Afro-Indigenous Futurism(s) are concerned with the very question of how we can envision Native futures and Indigenous cultures in the future that also embeds the past and how social tropes can be converted into culturally loyal elements. In line with this objective, Afro-Indigenous futurism portrays native cultures in a futuristic framework that combines technology, science fiction, and other media means to reclaim agency in an Afrocentric universe.
Afrofuturism and Indigenous Futurism owe their existence and vocabulary to the cultural critics, Mark Dery and Grace Dillon. Dating back to the 1990s, Afrofuturism registers a new cultural representation, antedating Indigenous futurism. In 2012, Grace Dillon coined Indigenous futurism. And in 2014, Ramirez used Chicanafuturism for the first time. Consequently, both helped to expand the discourse of Indigenous cultural representations. The common aim behind these movements is to challenge the oppressive Western narrations and preconceived notions of Indigenous cultures. Literature, particularly speculative fiction and science-fiction, art, music, online platforms like CyberPowMow, and other forms of media, portray Indigenous people in futuristic settings, fusing their traditions with science fiction and technology.
This blog aims to cast light upon the emblematic works of Afrofuturism, Chicanafuturism, and Indigenous futurism that display how cultural narratives fused with sci-fi reimagine Western stereotypes and tropes and ask in what alternative worlds we could have been living.
What is Afrofuturism?
In his 1993 article “Black to the Future,” the cultural critic Mark Devy coined the term Afrofuturism. And Dery asked the frequently cited question: “Can a community whose past has been deliberately rubbed out, and whose energies have subsequently been consumed by the search for legible traces of its history imagine possible futures?”. Then, he continued by sharing some examples from different media forms, such as graffiti and speculative fiction. He exemplified how African American writers and artists subverted the commonly accepted notions of Black culture and history.
To go back to Afrofuturism, it is the first spark preceding the other futurism-oriented discourses. First of all, Afrofuturism redefines the African-American experience, merging science-fiction with visual art and music. It generates new ways of thinking of the black body, juxtaposing it with science and technology. Furthermore, it is about building personal and communal mythology, incorporating futuristic elements.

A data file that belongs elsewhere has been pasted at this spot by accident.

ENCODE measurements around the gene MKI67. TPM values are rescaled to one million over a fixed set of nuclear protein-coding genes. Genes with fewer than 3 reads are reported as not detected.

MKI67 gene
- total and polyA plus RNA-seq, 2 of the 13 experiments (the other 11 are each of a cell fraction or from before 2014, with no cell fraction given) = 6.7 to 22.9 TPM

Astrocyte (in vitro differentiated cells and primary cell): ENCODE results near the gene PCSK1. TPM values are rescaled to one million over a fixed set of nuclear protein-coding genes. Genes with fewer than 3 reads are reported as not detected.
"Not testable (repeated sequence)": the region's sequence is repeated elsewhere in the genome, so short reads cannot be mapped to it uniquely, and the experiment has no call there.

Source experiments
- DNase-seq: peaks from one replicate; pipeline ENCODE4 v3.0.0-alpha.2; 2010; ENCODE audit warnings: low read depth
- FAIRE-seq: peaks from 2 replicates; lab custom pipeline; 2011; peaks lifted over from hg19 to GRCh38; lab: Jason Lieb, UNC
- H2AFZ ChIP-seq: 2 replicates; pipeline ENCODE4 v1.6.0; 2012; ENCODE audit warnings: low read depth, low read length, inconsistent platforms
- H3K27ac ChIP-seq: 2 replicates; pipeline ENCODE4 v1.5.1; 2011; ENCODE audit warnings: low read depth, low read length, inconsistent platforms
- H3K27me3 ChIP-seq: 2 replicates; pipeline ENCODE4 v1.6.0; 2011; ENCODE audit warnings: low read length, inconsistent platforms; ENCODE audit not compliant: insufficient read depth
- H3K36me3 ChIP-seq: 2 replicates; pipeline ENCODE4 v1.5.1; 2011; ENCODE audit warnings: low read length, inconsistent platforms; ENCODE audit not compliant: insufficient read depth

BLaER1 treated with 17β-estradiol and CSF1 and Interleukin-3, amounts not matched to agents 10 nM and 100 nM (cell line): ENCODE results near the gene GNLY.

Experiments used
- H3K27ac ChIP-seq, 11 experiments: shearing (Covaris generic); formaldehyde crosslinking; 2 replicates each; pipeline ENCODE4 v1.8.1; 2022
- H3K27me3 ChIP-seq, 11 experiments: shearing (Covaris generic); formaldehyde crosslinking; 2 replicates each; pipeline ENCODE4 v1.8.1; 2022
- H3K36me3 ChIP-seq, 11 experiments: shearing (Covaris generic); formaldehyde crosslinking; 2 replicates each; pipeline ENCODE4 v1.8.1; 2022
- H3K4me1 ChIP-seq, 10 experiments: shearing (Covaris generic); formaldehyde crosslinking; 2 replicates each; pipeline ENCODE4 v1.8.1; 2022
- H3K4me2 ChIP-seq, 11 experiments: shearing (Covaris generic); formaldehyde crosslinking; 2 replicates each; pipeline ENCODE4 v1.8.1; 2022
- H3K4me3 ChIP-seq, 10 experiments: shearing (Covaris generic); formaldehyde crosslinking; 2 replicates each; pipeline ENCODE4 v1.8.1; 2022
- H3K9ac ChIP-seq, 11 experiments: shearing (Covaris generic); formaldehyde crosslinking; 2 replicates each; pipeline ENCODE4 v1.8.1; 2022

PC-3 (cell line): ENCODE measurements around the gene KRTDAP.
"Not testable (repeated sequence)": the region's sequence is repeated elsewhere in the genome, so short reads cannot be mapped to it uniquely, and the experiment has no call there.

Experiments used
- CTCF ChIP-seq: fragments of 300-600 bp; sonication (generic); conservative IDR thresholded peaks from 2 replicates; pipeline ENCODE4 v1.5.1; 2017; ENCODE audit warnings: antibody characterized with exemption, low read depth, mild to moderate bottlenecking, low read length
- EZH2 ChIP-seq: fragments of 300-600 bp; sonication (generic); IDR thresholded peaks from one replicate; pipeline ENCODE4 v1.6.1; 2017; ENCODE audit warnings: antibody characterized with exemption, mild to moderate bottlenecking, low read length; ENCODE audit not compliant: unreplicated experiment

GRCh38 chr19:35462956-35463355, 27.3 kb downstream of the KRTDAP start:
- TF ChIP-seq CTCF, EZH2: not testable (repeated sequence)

In other words, Afrofuturism refers to a body of texts including speculative fiction, science fiction, magic realism, music albums, and art designs that aim to subvert the mythic archetypes and reterritorialize the cultural epistemes concerning the black body. Some even refer to it as Pan-Africanism, outreaching to African psychogeography. For instance, Ryan Coogler’s Black Panther has been a recent phenomenon and is a great example of Afrofuturism. The film imagines Africa in a utopian place in an Afrofuturistic setting. The technologically advanced society incorporates African rituals and cultural traditions, such as the fighting scene between two cousins to get the throne and vibranium-based high-tech products. Additionally, costumes and designs are powerful. Overall, it portrays Africa in an unconventional way.
Below, I will share the works of two musicians: Sun Ra and Janelle Monae, who constructed their own mythologies.
Sun Ra (1914-1993)
Born and raised in Alabama, an American jazz composer, Herman Poole Sonny Blount, was a dreamer who hoped to travel into space, seeking ways to go beyond time and talking about isotope teleportation, which, he believed, would only be enabled by music. He was specifically driven by the Egyptian culture and its technological and architectural advancements. This also shows in the name Sun Ra he adapted as an inspiration from the Egyptian god of the Sun, saying “Any name that I use other than Ra is a pseudonym.”